MONTGOMERY — The Alabama House Judiciary Committee voted on Wednesday to advance a bill to repeal Alabama’s Habitual Felony Offender Act (HFOA).
Alabama’s HFOA was passed in the late 1970s and requires judges to implement longer prison sentences each time an individual commits a felony. Proponents say the bill helps target repeat offenders, while detractors maintain it overcrowds state prisons with sentences that last longer than merited by the crime itself.
The bill to repeal Alabama’s HFOA, HB 107, is sponsored by Rep. Chris England (D-Tuscaloosa). The legislation has been the source of extensive discussion by legislators during the 2021 legislative session. It was first examined by the Judiciary Committee in the first week of February and has been looked at by a subcommittee in the weeks since.
A secondary provision of HB 107 is that prisoners convicted under Alabama’s HFOA would be eligible to ask a judge for resentencing.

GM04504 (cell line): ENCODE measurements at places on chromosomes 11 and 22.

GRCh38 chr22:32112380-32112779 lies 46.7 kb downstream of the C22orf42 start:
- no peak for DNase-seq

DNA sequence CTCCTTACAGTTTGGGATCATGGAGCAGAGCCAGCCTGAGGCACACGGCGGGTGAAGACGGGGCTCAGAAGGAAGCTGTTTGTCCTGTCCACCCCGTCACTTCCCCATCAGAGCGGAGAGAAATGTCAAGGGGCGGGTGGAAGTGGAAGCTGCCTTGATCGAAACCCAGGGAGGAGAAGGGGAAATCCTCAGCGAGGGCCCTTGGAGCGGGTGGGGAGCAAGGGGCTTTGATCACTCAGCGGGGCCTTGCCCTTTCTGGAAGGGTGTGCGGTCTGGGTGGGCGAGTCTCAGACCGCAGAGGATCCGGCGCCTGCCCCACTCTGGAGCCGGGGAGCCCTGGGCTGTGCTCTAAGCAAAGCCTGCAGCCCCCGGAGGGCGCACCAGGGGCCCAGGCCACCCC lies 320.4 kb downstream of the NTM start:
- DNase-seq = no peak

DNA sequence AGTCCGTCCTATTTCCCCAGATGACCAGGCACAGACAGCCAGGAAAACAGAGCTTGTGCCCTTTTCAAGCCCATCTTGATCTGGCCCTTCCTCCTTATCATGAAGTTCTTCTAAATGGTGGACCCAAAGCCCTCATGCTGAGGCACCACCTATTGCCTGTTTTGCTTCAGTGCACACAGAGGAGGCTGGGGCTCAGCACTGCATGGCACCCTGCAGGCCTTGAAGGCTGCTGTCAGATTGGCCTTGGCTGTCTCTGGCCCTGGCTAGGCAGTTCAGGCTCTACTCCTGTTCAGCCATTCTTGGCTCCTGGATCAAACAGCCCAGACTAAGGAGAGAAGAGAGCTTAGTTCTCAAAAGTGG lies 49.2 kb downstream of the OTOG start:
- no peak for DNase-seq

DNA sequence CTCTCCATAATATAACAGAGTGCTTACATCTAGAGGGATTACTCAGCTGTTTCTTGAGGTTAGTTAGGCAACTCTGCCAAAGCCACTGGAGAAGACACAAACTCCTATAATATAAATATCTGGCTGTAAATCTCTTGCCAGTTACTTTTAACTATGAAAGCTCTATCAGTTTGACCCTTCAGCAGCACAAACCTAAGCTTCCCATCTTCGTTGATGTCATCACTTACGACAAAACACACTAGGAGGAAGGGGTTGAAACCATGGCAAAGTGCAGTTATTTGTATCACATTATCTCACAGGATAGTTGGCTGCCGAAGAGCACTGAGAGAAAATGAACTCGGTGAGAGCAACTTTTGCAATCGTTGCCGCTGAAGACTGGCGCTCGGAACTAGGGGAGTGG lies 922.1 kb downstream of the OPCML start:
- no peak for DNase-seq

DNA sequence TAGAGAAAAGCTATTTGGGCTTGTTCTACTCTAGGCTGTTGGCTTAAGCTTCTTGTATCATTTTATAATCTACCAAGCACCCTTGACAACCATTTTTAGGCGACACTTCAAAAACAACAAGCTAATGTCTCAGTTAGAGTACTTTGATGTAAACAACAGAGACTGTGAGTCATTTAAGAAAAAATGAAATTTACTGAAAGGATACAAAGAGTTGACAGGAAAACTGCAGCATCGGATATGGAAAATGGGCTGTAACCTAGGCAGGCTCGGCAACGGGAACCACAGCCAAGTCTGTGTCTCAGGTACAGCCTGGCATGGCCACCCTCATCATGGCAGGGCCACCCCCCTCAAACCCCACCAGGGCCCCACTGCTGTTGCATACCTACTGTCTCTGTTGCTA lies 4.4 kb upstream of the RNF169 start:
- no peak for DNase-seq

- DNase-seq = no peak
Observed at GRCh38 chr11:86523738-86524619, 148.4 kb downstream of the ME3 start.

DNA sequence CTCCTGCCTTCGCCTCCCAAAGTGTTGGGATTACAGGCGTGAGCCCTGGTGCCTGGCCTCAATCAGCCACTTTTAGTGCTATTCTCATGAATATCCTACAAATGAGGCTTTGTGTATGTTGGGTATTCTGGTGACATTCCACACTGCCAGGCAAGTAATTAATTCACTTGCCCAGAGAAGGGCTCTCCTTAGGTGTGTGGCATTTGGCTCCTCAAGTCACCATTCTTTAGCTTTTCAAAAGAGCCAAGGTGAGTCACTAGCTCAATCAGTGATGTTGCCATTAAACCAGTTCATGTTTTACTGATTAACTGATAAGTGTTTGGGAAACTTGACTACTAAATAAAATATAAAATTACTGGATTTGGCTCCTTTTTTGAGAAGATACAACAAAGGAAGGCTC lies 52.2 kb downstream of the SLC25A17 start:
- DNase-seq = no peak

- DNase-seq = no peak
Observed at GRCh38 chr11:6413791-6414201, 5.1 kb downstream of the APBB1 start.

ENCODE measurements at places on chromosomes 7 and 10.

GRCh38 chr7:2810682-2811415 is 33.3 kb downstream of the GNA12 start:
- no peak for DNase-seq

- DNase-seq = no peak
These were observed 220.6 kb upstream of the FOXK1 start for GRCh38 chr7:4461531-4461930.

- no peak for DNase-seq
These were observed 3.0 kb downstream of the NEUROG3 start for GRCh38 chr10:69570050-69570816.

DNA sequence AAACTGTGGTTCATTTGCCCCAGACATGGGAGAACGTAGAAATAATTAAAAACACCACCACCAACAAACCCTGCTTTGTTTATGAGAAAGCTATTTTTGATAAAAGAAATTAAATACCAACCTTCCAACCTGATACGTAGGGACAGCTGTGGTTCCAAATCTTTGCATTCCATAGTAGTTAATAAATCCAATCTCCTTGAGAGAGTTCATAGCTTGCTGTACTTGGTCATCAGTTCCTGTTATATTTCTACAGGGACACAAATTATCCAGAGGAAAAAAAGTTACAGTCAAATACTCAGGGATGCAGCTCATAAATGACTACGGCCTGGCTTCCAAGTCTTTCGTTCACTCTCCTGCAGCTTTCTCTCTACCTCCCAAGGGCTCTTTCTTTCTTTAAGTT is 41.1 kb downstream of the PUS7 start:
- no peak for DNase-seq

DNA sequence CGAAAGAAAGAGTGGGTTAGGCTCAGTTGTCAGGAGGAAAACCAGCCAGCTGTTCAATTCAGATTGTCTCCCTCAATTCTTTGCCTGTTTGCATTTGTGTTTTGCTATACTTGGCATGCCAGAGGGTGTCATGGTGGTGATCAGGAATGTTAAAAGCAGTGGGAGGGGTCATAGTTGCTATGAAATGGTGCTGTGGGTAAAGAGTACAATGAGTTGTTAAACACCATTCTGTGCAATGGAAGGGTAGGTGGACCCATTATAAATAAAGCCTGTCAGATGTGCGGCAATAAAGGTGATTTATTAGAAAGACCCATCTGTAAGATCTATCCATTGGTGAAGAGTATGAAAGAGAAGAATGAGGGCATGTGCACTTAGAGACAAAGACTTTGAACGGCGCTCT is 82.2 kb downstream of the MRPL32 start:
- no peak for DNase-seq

Wednesday’s discussion of the legislation became heated, especially during an extended back and forth between England and committee member Rep. Matt Simpson (R-Daphne).
“You are prohibiting any kind of consequences based on prior actions,” asserted Simpson early in the discussion.
“That is disingenuous,” England said in response to Simpson’s claims. England maintained the HFOA has “created a number of arbitrary sentences,” and said it had led to a system where “some people did not deserve the amount of time they ended up being sentenced to.”
“A number of judges have reached out from across the state … and said it is not necessary,” England claimed about Alabama’s HFOA.
“You are saying no matter what [criminal defendants] have done, you cannot consider their history in issuing a sentence,” retorted Simpson about England’s bill.
Repealing Alabama’s HFOA has long been a cause backed by criminal justice reform advocates in Alabama. The House Judiciary Committee advancing the bill was cheered by the left-leaning ACLU of Alabama. Bipartisan advocates for reducing prison populations have also spoken favorably of repealing HFOA.
HB 107 ultimately passed out of committee with nine votes in favor and five votes opposed. Six Republicans voted in favor as did the three Democrats on the committee. Five Republicans voted no. Among the Republicans voting yes was Judiciary Chairman Rep. Jim Hill (R-Moody), who served for decades as a judge at the district and circuit levels in Alabama.
The legislation now heads for consideration by the full chamber.